COLUMBIA, SC Rainfall that routinely washes over open pits of nuclear waste dominated discussion during a state Court of Appeals hearing Wednesday, as judges tried to determine whether they should force better disposal practices at a leaking garbage dump near Barnwell.
A three-judge Appeals Court panel pointedly asked lawyers for the S.C. Department of Health and Environmental Control and the landfill’s operator why burial pits at the landfill aren’t covered when the trenches are being filled with radioactive waste.
The key concern is whether atomic trash in the unlined, dirt trenches needs protection from rainfall so that nuclear materials won’t wash off the garbage and into groundwater.
The court must determine whether allowing contact between rainfall and nuclear waste is illegal under state law, as environmentalists contend.
Judges asked multiple times what landfill operator Chem-Nuclear had done to keep rain out of the burial pits, but they appeared dissatisfied with some of the answers from company attorney Mary Shahid and DHEC lawyer Claire Prince.
“In response to questions ‘What has Chem-Nuclear done?,’ your answer so far has been ‘Nothing,’” the court’s chief judge, John Few, told Shahid during the hearing in Columbia.
To Prince, he later questioned why unsealed vaults that hold nuclear waste in the open trenches have for years been exposed to rain.
“Isn’t it true that over all these years Chem-Nuclear has actually not done anything to keep that rain drop from landing on that vault?” Few asked. Saying he could buy a tarp at a hardware store to keep rain off the atomic waste, Few asked if DHEC had ever done that.
The court made no decision Wednesday on whether to require tighter burial practices for the landfill. It could be several months before the court rules on the case, which is an appeal by the Sierra Club to Chem-Nuclear’s state-issued operating permit. The Sierra Club wants the trenches protected from rain and burial vaults, which have holes in them, sealed better. The Sierra Club’s legal fight goes back 10 years.
Shahid and Prince conceded the burial trenches aren’t covered as waste is being dumped, but they said the company has taken many steps to improve operations since the landfill opened in 1971.
The company, for instance, upgraded its burial practices in the mid-1990s and it pumps out water that gets into the trenches, they said. Shahid also noted that waste going into the trenches is packaged in sealed “high integrity containers,” although she conceded the containers could be contaminated.
“It’s not coming in a box, it’s not coming in a paper bag,” Shahid said of the waste. She said areas of the site that no longer accept waste have been sealed with synthetic caps over the top to prevent water from getting in.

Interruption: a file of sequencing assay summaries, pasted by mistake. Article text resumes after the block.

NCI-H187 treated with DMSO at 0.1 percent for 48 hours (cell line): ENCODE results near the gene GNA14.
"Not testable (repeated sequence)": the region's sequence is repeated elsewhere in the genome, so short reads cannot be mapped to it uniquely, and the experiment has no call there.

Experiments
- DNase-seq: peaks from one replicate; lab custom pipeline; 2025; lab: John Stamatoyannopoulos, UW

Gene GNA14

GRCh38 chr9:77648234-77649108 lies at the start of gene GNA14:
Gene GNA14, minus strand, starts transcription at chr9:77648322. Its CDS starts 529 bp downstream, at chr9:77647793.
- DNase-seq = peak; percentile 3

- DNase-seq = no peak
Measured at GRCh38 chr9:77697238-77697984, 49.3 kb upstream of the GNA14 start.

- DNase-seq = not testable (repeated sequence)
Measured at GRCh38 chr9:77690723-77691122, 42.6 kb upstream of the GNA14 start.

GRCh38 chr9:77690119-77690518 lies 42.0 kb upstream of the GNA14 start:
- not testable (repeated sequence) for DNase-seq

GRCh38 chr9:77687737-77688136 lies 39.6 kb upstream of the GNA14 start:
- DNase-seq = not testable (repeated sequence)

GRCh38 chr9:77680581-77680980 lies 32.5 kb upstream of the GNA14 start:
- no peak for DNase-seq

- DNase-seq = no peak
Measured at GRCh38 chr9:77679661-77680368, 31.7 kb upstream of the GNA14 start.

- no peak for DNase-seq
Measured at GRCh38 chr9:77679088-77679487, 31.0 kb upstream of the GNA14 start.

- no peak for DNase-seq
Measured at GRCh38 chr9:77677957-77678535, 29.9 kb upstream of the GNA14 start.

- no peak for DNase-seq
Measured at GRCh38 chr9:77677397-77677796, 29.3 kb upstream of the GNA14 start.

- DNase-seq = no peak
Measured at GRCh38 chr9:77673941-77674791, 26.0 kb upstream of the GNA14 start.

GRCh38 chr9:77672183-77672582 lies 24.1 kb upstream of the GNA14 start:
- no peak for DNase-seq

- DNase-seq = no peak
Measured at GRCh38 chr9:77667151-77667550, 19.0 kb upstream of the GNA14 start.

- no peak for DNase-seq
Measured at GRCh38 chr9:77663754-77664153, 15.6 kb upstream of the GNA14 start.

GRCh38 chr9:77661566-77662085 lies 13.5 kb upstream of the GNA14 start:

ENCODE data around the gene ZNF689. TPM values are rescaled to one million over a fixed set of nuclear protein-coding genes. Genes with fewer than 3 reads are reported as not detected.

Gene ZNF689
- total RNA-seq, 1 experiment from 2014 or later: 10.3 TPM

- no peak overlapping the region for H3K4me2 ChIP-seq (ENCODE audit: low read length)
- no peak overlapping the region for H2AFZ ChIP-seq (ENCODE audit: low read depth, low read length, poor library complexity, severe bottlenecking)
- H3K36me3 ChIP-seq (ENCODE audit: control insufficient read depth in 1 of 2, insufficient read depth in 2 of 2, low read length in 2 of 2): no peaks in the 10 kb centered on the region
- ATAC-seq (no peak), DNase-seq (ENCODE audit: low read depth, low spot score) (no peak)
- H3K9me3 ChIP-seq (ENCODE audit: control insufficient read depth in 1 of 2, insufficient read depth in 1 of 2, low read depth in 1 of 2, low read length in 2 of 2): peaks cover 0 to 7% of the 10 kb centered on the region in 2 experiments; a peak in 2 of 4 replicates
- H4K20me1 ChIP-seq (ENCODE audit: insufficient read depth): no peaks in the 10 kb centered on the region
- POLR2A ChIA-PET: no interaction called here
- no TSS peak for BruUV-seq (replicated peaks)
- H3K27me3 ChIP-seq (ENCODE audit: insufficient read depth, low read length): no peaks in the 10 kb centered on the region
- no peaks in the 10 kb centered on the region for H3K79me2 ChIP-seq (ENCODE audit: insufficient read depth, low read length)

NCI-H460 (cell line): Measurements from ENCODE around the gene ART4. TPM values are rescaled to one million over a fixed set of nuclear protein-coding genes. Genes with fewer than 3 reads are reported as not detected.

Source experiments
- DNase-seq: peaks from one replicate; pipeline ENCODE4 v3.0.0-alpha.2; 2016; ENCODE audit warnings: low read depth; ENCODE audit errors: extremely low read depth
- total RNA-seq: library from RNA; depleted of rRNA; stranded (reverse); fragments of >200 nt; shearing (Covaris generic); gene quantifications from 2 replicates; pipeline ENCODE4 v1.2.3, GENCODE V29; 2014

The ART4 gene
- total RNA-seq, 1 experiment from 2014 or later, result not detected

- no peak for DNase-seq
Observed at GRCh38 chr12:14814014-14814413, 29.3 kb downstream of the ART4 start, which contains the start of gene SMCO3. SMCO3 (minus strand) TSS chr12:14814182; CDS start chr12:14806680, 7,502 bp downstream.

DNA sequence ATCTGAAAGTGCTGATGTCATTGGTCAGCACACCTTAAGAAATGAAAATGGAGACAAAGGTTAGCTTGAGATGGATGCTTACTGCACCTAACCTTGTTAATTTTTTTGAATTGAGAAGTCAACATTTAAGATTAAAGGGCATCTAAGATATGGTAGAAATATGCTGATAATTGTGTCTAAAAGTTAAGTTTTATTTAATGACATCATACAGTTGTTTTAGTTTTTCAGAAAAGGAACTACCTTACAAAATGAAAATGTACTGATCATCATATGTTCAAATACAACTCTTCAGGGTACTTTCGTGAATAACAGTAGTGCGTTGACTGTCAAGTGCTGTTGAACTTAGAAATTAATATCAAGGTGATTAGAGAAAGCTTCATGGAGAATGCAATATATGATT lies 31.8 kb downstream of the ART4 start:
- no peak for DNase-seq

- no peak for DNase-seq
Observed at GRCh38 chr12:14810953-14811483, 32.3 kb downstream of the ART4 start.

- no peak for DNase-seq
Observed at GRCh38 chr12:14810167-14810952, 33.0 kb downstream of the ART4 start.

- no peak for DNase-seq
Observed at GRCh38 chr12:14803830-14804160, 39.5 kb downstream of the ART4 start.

Chem-Nuclear, a division of national waste corporation Energy Solutions, has long maintained that the 235-acre, state-owned site is safe, even though tritium leaks date back more than two decades. Groundwater below the landfill already is polluted with tritium, which has trailed off the property and into a tributary of the Savannah River.
Energy Solutions and DHEC say the contaminated groundwater that has left the dump isn’t threatening anyone’s health. A small community that depends on wells is just below the landfill, but DHEC has said the groundwater is not flowing in that direction. DHEC says a groundwater cleanup isn’t necessary.
The Sierra Club, which brought the case seeking tighter burial practices, said Wednesday DHEC has fallen down on its duty to protect the environment from radioactive pollution — and groundwater contamination could get worse over time. Tritium is considered a precursor to more dangerous contaminants that one day will escape the site, the club contends. Those contaminants can last in the environment for tens of thousands of years.
Sierra Club lawyer Amy Armstrong, who heads the non-profit S.C. Environmental Law Project, said she was encouraged by the judge’s questions Wednesday. The Sierra Club’s Susan Corbett echoed those thoughts.
“It was very clear today that what we’ve been saying all along is true: Neither Chem-Nuclear or DHEC have done anything to follow their own regulations, which is to minimize the amount of rainwater or groundwater coming in contact with radioactive waste,” Corbett said. “As a result, it’s leaking and it will continue to leak.”
Waste disposed of at the Barnwell site once came from across the country, but the site closed to all but three states in 2008. The nuclear waste is classified as low-level, which isn’t as dangerous as high-level waste like that at the nearby Savannah River Site nuclear weapons complex. But low-level waste has its own hazards that can sicken people exposed to sufficient amounts. Low-level nuclear waste in the landfill includes some cancer-causing toxins.
In another development Wednesday, appeals court judge Tom Huff, a former state lawmaker, revealed that he was once a supporter of the landfill and he offered attorneys a chance to challenge his participation in the hearing. But Corbett said the Sierra Club wasn’t interested in trying to stop his participation, saying Huff’s background makes him knowledgeable about the issue.
Huff, of Aiken, served in the Legislature from 1978-1996. He said in court that he was a floor leader while in the House on issues that involved the Barnwell County landfill and regulation of the site.